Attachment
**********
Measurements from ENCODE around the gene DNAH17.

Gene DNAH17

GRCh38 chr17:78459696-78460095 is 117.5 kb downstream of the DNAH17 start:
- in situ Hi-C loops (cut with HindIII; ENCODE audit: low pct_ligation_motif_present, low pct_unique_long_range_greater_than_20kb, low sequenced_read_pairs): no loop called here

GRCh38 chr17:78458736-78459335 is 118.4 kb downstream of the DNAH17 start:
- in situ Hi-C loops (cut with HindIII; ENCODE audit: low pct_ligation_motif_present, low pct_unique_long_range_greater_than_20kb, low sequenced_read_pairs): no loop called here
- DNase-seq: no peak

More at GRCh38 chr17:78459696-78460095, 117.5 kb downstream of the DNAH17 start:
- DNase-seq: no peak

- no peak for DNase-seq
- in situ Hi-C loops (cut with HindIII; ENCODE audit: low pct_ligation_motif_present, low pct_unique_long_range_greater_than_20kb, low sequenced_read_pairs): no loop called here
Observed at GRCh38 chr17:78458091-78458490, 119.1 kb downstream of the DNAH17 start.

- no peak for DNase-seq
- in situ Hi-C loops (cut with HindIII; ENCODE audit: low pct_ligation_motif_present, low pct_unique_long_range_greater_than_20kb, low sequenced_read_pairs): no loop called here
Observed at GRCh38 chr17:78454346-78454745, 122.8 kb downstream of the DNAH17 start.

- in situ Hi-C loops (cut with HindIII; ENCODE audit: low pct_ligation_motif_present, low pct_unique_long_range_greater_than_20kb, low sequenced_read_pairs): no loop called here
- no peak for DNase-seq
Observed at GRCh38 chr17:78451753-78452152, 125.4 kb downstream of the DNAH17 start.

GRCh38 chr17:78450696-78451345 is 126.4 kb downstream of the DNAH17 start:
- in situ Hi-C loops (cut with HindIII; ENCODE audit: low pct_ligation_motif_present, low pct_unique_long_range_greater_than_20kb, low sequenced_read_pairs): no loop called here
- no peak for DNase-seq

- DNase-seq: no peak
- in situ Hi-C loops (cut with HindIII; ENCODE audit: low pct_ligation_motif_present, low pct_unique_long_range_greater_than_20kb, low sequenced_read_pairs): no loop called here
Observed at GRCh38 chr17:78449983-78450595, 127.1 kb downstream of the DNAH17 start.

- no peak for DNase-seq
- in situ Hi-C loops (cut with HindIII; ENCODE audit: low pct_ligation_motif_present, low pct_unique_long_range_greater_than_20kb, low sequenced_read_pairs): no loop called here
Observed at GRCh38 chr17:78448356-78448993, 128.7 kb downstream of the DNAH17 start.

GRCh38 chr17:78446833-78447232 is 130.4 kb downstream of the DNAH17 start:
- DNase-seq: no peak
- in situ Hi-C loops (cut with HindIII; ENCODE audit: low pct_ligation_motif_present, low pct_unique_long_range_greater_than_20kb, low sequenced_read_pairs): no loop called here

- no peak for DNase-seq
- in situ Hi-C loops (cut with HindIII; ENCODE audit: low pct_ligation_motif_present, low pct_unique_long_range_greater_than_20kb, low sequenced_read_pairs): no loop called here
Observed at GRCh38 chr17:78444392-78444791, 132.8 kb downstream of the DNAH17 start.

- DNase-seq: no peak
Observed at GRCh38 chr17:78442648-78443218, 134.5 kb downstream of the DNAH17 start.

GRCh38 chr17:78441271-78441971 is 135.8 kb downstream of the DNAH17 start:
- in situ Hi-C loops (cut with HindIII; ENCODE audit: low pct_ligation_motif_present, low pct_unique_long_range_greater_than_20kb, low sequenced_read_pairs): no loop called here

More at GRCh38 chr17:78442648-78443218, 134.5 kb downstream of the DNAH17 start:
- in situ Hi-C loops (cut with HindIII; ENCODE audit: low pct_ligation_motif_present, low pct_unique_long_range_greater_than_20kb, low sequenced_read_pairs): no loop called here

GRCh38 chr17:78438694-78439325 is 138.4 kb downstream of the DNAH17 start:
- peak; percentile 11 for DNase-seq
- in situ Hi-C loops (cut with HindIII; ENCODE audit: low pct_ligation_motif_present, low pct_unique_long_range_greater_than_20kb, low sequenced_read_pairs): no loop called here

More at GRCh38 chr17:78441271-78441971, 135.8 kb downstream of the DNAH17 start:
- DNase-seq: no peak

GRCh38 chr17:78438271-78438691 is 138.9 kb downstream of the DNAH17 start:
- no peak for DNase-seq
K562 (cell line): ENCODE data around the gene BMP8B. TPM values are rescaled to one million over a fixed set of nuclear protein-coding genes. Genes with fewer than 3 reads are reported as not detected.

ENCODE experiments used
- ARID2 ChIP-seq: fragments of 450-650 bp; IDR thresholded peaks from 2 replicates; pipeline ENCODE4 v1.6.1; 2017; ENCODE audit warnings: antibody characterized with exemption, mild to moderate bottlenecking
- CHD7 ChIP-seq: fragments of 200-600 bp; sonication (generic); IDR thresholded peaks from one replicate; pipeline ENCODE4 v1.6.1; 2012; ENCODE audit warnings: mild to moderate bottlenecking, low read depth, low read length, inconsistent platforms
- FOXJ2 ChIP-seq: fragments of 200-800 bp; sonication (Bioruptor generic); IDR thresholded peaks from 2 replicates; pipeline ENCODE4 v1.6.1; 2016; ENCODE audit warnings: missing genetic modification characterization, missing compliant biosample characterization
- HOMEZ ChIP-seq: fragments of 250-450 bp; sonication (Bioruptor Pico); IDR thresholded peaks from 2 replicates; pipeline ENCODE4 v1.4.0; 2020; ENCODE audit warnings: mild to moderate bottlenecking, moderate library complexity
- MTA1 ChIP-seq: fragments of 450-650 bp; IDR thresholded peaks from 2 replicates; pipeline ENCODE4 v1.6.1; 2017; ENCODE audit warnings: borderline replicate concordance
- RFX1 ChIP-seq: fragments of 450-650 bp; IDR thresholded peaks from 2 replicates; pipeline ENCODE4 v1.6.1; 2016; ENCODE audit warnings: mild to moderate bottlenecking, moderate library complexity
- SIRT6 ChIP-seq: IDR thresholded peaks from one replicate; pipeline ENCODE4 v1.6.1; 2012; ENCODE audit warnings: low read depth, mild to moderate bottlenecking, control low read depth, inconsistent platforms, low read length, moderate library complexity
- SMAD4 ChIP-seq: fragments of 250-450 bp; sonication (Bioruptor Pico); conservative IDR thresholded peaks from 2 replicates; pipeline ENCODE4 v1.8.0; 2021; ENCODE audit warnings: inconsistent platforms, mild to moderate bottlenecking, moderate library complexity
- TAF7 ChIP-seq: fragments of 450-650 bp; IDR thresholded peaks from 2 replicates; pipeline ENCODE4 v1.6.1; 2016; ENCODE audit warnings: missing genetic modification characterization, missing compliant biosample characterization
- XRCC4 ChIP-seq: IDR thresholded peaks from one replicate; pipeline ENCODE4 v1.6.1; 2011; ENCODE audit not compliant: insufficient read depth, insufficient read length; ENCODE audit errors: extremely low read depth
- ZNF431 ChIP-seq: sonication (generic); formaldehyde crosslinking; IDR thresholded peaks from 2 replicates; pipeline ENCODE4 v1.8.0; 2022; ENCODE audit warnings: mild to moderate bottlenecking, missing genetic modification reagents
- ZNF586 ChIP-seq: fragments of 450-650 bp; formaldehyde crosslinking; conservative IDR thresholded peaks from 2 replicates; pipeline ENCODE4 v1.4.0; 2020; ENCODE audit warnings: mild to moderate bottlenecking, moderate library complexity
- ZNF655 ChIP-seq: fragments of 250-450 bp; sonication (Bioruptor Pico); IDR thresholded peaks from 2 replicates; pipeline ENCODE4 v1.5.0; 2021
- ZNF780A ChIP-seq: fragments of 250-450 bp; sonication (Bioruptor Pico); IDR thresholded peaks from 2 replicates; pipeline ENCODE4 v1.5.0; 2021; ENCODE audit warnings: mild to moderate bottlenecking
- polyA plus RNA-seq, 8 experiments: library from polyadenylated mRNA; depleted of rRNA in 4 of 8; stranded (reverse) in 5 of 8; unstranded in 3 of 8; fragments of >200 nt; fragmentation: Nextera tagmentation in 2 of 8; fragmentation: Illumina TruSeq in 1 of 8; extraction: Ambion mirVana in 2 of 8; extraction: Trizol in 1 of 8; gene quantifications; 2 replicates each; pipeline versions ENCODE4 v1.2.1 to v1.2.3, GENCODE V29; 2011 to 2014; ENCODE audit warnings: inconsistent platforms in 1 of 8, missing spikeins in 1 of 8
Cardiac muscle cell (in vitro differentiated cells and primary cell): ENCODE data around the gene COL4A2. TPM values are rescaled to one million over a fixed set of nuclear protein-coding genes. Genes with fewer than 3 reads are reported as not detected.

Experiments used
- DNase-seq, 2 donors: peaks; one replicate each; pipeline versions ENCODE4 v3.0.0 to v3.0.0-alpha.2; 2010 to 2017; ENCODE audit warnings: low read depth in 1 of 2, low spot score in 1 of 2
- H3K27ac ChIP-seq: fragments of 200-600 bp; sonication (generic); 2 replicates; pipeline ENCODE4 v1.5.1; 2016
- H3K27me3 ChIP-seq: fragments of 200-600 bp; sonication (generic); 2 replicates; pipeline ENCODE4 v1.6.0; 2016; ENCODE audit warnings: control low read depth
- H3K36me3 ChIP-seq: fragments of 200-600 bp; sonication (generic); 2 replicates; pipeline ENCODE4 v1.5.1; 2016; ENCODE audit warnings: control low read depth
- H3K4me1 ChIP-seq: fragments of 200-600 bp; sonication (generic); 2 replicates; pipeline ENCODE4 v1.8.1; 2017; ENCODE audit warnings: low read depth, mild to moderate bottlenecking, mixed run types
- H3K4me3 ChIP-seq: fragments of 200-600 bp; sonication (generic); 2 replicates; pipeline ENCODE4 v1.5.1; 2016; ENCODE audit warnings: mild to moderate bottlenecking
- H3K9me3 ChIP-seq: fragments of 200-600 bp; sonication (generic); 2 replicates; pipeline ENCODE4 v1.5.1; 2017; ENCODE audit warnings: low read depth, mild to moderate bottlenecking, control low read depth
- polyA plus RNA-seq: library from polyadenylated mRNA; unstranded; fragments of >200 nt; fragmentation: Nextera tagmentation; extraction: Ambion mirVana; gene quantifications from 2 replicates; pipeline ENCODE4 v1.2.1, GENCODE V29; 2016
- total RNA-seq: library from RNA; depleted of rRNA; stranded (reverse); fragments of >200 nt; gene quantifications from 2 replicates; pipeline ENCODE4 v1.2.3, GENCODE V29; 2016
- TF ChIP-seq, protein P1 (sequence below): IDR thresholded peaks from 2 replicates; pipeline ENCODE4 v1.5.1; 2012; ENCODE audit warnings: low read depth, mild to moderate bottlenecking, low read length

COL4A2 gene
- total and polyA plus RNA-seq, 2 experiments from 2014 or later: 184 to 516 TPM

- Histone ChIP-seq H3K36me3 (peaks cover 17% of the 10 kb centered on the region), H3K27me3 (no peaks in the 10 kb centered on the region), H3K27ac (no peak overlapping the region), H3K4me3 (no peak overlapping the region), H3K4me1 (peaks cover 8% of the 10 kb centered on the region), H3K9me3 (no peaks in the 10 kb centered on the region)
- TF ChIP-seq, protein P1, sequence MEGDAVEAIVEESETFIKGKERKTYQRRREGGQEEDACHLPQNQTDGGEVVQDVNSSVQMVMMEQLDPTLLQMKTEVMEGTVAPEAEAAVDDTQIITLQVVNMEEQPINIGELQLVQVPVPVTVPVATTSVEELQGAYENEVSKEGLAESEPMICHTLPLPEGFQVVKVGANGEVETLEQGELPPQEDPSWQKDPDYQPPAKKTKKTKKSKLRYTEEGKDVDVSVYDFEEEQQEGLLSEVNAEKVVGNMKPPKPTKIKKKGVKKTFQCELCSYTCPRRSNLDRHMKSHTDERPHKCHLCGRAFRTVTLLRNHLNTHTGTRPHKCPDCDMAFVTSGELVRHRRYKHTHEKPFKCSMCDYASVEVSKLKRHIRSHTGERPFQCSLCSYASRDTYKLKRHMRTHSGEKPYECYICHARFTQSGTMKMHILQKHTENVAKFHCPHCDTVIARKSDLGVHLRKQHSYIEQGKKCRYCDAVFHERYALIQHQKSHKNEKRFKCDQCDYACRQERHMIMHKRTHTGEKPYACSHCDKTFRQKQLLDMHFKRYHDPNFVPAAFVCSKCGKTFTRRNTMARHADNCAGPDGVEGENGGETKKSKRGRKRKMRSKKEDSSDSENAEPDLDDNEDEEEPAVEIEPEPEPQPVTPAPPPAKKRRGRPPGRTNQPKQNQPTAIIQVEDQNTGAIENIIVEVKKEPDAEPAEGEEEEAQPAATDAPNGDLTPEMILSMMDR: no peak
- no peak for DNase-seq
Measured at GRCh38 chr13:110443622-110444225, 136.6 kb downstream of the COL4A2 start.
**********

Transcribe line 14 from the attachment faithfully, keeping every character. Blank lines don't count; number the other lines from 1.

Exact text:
- in situ Hi-C loops (cut with HindIII; ENCODE audit: low pct_ligation_motif_present, low pct_unique_long_range_greater_than_20kb, low sequenced_read_pairs): no loop called here